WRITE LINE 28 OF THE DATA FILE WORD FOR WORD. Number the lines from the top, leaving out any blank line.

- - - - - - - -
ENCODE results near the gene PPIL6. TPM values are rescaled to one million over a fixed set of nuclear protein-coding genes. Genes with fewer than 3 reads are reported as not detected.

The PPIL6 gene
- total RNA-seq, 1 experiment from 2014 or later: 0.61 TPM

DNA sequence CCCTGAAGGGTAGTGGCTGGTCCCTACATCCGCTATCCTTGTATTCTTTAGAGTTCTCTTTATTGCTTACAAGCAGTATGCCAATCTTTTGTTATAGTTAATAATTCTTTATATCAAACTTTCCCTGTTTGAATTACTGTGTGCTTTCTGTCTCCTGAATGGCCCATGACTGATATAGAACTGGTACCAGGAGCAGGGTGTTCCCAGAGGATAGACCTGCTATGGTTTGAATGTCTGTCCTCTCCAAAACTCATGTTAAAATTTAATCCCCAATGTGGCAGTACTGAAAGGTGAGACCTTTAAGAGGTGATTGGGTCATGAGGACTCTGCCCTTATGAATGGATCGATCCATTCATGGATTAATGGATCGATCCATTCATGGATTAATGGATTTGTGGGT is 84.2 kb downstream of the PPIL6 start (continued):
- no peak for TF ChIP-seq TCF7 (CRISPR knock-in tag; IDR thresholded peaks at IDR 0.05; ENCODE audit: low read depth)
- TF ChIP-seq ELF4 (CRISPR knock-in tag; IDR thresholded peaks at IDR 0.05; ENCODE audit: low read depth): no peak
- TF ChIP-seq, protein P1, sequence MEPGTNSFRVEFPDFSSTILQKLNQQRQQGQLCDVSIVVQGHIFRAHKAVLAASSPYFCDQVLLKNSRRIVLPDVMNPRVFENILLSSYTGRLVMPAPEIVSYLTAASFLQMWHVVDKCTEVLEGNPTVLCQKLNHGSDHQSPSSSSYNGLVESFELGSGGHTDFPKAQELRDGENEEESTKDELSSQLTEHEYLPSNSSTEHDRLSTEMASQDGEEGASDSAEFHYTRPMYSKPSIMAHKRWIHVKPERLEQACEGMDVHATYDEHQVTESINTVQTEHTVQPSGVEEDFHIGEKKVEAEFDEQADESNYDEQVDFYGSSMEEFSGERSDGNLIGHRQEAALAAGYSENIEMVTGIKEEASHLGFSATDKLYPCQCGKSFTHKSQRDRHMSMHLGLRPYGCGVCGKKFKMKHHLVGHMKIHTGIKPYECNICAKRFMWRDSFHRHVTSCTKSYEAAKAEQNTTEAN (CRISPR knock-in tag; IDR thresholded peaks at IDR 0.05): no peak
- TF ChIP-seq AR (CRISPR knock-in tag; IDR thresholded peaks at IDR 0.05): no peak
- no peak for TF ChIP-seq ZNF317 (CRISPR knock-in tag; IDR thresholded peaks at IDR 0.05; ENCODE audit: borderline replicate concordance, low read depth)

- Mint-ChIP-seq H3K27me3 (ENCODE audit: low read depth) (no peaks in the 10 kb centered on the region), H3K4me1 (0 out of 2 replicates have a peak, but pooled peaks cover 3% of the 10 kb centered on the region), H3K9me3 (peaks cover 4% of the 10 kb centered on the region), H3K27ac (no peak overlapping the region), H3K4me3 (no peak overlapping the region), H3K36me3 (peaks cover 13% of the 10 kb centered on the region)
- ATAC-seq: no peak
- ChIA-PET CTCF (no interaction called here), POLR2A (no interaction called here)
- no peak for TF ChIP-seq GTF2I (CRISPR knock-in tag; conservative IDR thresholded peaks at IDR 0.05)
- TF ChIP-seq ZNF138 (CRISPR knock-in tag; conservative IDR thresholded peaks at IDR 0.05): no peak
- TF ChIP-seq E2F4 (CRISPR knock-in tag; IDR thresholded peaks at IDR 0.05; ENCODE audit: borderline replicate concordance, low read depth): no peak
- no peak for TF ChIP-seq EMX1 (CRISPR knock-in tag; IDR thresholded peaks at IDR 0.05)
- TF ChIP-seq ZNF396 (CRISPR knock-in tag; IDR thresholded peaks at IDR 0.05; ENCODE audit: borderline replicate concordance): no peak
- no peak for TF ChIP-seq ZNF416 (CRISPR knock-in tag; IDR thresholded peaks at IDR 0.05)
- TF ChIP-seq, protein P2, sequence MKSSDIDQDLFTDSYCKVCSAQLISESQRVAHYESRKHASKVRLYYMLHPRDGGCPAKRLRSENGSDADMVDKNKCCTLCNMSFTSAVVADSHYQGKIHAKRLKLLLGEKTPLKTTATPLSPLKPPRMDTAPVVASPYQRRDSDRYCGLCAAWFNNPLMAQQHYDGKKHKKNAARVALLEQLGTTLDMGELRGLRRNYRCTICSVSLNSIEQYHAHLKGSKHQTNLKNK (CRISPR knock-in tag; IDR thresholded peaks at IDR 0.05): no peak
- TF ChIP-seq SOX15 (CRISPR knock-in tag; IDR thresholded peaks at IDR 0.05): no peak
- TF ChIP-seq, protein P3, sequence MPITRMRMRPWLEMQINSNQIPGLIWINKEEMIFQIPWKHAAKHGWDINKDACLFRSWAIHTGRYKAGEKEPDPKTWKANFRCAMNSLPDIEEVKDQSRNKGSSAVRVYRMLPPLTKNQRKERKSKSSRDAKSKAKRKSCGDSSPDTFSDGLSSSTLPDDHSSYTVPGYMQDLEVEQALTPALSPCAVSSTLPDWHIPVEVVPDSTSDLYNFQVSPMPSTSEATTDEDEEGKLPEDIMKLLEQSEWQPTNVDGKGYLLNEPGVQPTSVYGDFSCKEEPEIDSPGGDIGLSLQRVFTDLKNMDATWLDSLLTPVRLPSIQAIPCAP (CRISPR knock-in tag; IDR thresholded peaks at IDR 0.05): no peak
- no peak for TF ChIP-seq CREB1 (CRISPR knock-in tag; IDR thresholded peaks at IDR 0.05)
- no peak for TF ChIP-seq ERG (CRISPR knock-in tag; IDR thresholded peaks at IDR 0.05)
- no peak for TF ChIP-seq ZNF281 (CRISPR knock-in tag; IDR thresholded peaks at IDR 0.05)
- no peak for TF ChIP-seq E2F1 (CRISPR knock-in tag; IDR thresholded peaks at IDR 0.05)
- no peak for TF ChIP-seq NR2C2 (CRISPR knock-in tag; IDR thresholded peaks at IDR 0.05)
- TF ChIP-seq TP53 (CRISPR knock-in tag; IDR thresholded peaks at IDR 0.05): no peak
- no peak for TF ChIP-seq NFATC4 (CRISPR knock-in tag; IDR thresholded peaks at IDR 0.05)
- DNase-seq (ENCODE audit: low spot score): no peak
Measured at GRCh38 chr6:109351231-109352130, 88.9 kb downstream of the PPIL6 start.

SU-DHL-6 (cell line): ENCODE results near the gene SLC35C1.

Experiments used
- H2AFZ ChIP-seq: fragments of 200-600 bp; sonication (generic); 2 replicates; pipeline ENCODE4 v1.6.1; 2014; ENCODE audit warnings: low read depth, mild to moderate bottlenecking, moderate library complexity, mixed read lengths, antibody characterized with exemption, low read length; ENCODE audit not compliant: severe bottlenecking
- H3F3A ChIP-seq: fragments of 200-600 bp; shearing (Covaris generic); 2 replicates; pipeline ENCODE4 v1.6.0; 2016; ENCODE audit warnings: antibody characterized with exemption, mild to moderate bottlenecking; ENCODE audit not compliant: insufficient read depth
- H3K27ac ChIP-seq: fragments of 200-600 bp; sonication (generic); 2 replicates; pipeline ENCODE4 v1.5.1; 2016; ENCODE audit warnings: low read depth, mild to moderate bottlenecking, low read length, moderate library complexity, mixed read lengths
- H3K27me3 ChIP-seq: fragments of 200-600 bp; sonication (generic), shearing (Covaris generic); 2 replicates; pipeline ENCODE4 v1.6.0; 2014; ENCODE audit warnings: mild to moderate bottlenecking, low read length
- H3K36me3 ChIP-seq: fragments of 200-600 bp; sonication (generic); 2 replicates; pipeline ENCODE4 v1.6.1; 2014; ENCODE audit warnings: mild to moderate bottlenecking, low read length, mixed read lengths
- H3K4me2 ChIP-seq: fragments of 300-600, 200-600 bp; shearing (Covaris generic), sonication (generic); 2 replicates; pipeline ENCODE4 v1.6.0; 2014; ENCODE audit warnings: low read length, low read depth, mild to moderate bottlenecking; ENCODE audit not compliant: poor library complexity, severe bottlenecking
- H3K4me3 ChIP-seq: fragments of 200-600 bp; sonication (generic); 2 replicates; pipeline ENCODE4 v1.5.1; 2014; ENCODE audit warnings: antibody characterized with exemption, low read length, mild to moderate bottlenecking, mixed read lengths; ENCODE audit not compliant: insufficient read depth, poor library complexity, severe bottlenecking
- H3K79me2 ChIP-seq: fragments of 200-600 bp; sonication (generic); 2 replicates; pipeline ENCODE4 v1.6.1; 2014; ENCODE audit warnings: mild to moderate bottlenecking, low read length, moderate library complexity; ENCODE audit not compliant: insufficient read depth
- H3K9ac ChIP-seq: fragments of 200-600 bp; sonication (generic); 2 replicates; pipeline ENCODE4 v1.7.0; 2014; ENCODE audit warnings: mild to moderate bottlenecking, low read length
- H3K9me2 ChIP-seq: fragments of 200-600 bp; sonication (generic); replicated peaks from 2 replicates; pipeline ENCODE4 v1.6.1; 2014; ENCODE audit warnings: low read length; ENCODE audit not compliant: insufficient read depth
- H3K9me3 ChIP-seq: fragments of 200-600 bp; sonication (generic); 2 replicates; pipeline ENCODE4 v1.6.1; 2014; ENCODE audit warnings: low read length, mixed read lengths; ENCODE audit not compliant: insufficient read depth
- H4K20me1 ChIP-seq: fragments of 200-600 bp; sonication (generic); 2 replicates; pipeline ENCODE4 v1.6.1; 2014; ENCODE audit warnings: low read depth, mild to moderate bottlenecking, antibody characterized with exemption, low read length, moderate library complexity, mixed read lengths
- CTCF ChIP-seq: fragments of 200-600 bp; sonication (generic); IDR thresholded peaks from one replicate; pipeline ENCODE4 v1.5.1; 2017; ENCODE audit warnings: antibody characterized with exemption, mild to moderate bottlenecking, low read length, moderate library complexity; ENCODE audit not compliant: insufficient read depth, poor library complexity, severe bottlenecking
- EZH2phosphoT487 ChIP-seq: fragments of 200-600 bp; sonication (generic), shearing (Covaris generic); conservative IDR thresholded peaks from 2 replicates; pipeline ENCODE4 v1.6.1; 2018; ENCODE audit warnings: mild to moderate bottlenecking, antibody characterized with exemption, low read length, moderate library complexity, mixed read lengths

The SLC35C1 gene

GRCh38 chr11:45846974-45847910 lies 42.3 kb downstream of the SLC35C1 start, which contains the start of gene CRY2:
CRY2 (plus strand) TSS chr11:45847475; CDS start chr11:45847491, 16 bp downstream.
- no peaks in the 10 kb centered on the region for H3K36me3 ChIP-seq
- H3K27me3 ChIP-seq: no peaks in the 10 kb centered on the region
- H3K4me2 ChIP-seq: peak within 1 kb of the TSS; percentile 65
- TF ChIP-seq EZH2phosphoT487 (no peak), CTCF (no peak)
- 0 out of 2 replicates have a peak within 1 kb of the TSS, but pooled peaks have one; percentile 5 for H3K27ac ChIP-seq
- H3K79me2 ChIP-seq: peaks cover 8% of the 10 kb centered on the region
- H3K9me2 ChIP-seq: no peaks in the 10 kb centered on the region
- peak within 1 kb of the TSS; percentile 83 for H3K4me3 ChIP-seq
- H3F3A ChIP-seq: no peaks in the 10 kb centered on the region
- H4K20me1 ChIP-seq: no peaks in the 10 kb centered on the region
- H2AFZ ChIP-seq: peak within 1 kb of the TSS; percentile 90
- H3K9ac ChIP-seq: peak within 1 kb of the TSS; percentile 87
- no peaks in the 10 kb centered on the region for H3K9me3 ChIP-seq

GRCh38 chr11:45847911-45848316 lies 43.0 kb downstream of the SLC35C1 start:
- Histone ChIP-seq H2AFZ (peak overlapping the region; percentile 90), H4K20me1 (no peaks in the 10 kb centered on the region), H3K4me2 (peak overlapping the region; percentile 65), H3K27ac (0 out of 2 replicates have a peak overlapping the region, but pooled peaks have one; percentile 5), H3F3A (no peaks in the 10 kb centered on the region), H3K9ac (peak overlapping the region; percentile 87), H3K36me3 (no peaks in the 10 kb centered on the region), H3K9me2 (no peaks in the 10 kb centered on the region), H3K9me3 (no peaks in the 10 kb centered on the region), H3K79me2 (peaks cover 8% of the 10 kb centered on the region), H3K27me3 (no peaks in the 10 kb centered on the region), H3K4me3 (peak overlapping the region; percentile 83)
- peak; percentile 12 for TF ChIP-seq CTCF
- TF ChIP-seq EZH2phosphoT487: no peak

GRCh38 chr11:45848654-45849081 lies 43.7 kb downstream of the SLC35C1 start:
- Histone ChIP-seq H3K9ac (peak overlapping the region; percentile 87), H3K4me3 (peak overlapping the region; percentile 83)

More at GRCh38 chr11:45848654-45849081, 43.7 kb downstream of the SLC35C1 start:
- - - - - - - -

- no peak for TF ChIP-seq NFATC4 (CRISPR knock-in tag; IDR thresholded peaks at IDR 0.05)